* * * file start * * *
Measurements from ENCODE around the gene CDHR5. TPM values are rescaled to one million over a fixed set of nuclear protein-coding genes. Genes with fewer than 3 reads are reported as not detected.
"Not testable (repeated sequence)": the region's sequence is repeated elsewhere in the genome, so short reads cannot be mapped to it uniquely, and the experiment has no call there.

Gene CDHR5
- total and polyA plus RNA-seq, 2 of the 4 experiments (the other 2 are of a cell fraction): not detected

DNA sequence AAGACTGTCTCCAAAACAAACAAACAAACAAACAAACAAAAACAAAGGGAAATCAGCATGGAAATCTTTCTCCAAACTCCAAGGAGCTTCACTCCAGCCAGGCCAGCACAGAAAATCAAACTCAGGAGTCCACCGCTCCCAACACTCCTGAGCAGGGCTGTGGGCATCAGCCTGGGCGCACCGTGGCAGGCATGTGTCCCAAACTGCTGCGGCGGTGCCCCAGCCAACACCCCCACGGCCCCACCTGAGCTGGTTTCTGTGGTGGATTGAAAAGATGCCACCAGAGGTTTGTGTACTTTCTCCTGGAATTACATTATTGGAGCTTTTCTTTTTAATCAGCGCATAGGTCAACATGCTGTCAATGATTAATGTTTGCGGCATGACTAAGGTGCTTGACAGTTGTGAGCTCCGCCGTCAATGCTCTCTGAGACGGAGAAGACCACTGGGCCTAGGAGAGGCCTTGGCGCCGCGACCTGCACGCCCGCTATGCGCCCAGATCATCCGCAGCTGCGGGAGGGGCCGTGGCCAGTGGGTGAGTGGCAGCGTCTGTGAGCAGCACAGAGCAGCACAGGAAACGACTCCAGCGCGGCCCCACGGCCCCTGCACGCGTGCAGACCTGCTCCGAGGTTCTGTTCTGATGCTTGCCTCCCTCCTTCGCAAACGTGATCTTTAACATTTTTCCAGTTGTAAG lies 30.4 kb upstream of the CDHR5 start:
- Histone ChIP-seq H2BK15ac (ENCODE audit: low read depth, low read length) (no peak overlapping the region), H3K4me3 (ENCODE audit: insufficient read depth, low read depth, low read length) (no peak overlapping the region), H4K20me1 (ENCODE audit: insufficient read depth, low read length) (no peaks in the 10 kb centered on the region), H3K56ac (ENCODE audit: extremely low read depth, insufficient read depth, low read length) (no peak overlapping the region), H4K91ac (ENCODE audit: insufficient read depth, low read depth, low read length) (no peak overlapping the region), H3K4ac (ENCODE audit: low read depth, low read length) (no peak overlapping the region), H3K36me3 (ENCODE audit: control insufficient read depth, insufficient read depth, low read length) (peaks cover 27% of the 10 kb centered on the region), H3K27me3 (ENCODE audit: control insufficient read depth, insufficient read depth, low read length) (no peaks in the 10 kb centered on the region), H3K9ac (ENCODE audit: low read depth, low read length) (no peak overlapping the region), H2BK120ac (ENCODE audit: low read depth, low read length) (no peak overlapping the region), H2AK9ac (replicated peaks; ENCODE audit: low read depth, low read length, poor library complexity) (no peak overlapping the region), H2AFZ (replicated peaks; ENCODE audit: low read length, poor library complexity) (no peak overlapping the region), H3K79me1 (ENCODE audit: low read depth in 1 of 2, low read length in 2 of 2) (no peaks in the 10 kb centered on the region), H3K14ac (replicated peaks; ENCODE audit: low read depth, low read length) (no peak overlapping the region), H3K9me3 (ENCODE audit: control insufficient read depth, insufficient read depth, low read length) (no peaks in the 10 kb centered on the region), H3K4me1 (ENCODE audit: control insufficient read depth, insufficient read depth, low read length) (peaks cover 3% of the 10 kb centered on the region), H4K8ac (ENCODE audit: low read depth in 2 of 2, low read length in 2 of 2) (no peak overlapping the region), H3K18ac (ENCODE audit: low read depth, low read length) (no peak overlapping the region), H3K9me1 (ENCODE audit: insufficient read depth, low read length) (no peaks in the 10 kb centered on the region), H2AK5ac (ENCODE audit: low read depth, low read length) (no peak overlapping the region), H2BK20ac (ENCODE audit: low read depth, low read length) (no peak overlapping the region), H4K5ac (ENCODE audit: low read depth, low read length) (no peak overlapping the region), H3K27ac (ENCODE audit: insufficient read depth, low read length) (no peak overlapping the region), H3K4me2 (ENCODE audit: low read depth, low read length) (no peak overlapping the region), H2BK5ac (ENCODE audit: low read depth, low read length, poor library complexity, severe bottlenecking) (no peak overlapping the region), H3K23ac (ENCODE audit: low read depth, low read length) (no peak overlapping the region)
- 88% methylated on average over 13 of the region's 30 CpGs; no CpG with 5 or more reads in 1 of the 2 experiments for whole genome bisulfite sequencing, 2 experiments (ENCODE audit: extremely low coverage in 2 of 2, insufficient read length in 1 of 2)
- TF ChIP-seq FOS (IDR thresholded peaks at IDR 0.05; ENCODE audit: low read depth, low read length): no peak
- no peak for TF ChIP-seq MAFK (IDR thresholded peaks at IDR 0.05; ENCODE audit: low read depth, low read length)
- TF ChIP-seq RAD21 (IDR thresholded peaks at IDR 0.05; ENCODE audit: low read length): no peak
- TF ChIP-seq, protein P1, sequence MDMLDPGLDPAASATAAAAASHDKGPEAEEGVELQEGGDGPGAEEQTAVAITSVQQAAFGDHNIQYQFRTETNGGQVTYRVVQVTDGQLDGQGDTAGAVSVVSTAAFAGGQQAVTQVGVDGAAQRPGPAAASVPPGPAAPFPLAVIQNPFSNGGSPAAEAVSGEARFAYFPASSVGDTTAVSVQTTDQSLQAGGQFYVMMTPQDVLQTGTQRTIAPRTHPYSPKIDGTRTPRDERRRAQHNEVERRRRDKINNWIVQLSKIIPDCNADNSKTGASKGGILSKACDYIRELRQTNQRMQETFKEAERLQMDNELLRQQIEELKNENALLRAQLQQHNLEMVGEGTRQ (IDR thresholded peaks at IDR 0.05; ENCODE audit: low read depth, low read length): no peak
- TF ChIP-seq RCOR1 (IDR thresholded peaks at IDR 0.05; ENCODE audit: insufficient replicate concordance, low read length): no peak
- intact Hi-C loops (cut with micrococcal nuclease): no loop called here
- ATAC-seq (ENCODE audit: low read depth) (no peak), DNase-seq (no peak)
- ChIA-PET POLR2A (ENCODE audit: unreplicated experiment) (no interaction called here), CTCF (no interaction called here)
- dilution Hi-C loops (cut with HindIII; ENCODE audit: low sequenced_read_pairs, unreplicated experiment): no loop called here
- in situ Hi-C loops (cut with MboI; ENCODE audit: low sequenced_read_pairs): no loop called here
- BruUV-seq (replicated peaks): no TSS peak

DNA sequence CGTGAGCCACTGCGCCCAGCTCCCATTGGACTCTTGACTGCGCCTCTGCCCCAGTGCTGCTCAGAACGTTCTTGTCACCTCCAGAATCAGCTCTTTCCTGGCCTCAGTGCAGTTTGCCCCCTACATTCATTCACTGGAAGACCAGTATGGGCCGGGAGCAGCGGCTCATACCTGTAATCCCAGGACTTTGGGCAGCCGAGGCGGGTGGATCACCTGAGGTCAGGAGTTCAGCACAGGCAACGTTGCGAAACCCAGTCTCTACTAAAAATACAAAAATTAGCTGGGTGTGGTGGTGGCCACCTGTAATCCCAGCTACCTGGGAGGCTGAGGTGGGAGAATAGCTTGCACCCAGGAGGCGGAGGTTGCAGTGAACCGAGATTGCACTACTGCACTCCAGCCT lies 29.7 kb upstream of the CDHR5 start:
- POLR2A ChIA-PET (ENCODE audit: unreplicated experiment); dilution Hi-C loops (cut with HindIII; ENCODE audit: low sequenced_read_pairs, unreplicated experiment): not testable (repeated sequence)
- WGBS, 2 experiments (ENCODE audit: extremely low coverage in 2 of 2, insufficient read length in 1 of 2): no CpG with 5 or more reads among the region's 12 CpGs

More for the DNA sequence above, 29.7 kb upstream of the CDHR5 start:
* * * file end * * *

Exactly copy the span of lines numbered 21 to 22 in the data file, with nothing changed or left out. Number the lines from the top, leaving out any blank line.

- WGBS, 2 experiments (ENCODE audit: extremely low coverage in 2 of 2, insufficient read length in 1 of 2): no CpG with 5 or more reads among the region's 12 CpGs

More for the DNA sequence above, 29.7 kb upstream of the CDHR5 start: